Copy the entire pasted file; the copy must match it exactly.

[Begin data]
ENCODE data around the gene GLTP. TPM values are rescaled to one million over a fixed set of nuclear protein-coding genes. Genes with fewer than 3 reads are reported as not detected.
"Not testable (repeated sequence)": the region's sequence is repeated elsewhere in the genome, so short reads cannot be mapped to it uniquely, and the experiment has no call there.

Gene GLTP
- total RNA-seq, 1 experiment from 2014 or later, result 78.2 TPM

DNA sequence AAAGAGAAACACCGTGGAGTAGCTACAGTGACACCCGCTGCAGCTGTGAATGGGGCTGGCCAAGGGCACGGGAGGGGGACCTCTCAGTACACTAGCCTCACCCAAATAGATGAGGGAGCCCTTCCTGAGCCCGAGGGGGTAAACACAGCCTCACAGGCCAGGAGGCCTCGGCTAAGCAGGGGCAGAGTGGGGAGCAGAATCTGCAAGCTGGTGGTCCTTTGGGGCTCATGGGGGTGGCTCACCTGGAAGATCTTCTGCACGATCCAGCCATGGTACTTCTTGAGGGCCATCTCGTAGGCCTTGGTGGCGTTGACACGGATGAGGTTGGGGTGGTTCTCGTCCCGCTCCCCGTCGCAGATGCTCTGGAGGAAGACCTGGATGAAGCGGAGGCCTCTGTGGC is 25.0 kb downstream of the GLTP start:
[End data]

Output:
ENCODE data around the gene GLTP. TPM values are rescaled to one million over a fixed set of nuclear protein-coding genes. Genes with fewer than 3 reads are reported as not detected.
"Not testable (repeated sequence)": the region's sequence is repeated elsewhere in the genome, so short reads cannot be mapped to it uniquely, and the experiment has no call there.

Gene GLTP
- total RNA-seq, 1 experiment from 2014 or later, result 78.2 TPM

DNA sequence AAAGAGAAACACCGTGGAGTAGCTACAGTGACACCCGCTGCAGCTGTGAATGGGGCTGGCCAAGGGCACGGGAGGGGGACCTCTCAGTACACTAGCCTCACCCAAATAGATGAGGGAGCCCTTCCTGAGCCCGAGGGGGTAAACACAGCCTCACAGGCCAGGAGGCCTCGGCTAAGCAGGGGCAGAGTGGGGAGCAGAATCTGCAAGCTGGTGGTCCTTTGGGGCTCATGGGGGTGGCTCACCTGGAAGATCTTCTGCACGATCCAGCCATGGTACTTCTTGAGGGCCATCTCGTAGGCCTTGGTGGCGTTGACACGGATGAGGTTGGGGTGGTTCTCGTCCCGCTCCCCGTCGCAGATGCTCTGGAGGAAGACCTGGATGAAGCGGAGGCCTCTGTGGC is 25.0 kb downstream of the GLTP start: